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Archaeopteryx is widely considered to be the earliest known flying bird, although it may represent one of many early flying experiments rather than being the direct ancestor of modern birds.
But how sophisticated was its flying? The brains of modern birds are adapted for flight, and this reconstruction of Archaeopteryx's braincase was done in 2004 to find out how similar it was to our familiar modern birds.
Measuring the 3D reconstruction has shown that that Archaeopteryx had enlarged brain regions for sight and control of movement, similar to modern-day birds. Its brain to body size-ratio resembled that of today's feathered fliers. These qualities are not found in animals that do not take to the skies.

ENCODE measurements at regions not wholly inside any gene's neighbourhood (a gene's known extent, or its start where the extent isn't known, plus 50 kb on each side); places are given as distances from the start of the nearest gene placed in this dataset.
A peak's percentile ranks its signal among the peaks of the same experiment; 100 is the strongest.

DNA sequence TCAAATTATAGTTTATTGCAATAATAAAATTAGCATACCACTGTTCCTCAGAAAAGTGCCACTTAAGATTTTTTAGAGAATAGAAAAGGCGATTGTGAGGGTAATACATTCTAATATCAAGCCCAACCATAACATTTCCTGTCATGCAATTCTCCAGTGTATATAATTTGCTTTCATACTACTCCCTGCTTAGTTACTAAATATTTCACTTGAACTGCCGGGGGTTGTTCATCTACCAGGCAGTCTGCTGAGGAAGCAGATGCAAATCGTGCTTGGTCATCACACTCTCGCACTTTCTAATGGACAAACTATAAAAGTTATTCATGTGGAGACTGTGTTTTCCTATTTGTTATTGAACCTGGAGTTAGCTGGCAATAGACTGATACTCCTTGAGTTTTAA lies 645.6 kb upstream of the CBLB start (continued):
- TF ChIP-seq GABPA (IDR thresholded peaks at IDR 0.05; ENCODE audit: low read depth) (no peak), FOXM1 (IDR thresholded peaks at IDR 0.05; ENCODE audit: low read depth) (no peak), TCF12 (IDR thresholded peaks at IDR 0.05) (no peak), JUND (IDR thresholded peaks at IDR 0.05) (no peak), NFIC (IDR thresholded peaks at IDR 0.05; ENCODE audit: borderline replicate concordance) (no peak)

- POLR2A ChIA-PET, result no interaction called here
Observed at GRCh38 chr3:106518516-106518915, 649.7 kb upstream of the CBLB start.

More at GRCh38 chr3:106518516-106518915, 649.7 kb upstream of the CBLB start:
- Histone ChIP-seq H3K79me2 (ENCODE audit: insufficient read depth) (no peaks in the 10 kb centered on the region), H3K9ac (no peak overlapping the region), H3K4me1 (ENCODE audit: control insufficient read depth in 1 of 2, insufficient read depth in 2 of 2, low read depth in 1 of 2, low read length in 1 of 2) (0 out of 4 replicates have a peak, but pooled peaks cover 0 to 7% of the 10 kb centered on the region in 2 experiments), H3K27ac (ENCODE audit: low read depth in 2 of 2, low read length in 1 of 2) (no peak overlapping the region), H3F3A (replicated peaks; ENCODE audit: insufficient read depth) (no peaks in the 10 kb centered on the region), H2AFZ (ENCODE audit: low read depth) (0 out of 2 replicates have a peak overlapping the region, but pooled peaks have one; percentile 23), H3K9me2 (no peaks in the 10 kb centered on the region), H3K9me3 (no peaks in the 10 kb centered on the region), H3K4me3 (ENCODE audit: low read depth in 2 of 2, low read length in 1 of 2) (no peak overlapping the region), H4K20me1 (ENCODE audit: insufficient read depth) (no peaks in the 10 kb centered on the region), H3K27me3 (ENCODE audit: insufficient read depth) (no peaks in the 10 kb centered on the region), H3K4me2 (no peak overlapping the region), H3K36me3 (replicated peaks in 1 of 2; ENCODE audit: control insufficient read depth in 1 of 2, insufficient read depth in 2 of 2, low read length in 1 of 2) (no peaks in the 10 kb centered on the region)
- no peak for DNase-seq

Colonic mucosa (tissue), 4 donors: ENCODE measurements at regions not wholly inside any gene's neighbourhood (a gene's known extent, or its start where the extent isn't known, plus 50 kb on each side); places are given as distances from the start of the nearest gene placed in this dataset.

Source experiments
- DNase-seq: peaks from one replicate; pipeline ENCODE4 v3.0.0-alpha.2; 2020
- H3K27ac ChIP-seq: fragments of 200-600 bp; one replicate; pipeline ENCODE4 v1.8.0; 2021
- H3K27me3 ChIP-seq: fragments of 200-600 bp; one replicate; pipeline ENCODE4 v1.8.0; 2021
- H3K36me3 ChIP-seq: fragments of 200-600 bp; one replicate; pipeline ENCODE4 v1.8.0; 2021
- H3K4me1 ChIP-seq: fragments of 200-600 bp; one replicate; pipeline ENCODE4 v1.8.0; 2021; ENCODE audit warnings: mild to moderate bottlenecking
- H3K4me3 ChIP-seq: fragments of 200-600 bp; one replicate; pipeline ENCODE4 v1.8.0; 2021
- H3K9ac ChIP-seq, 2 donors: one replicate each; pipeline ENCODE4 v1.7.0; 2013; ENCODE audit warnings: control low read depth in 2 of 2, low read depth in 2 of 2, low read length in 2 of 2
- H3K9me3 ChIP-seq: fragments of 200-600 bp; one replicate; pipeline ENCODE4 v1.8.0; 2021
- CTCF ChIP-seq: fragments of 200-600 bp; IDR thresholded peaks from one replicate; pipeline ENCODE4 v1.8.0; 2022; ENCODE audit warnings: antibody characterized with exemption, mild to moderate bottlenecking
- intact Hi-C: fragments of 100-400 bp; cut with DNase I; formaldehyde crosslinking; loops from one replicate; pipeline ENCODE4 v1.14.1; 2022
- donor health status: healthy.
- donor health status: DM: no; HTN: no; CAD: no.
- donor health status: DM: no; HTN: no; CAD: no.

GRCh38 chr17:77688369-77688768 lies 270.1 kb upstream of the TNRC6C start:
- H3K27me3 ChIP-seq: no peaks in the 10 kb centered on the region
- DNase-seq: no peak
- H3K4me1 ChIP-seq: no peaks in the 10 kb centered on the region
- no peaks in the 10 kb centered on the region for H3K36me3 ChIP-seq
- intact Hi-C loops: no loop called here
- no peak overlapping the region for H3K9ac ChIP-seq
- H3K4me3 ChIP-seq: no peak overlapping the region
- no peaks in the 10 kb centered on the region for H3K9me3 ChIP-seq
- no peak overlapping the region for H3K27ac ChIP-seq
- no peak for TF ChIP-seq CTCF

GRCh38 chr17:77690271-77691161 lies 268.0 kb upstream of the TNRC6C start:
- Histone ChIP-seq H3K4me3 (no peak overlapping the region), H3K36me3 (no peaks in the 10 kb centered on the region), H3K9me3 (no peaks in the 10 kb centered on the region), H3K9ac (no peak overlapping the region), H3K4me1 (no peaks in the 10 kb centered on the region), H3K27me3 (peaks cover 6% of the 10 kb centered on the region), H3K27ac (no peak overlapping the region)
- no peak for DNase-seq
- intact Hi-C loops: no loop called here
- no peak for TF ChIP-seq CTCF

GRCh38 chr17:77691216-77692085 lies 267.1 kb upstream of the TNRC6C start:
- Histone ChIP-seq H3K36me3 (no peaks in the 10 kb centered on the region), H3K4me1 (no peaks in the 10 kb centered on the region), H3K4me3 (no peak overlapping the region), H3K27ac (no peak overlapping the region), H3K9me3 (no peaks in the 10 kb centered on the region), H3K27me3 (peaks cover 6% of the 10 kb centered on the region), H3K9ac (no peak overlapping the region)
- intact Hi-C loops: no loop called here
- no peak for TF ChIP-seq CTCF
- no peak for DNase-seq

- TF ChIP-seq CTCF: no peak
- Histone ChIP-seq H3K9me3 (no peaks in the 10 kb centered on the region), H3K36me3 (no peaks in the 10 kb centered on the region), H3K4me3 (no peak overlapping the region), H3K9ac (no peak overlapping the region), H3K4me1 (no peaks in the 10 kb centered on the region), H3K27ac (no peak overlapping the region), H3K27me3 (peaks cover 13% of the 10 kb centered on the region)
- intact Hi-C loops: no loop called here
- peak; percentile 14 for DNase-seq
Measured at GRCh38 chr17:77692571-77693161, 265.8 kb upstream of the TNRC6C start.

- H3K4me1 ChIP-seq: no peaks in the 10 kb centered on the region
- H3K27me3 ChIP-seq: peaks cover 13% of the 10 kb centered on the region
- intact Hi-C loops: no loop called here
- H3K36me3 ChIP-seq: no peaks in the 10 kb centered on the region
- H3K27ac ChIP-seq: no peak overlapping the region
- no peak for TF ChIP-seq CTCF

It's very likely that Archaeopteryx had a keen sense of sight, and the movement and balance control needed for controlled flight, and not just gliding. Follow the story to see the evidence...
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